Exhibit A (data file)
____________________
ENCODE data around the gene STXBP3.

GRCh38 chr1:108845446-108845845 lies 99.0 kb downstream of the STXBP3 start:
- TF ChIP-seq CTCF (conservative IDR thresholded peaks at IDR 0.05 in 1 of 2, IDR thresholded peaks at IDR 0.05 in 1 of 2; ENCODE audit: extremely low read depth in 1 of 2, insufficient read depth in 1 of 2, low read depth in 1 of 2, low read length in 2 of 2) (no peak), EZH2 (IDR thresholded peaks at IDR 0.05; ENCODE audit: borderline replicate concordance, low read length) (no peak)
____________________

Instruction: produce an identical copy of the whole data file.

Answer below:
ENCODE data around the gene STXBP3.

GRCh38 chr1:108845446-108845845 lies 99.0 kb downstream of the STXBP3 start:
- TF ChIP-seq CTCF (conservative IDR thresholded peaks at IDR 0.05 in 1 of 2, IDR thresholded peaks at IDR 0.05 in 1 of 2; ENCODE audit: extremely low read depth in 1 of 2, insufficient read depth in 1 of 2, low read depth in 1 of 2, low read length in 2 of 2) (no peak), EZH2 (IDR thresholded peaks at IDR 0.05; ENCODE audit: borderline replicate concordance, low read length) (no peak)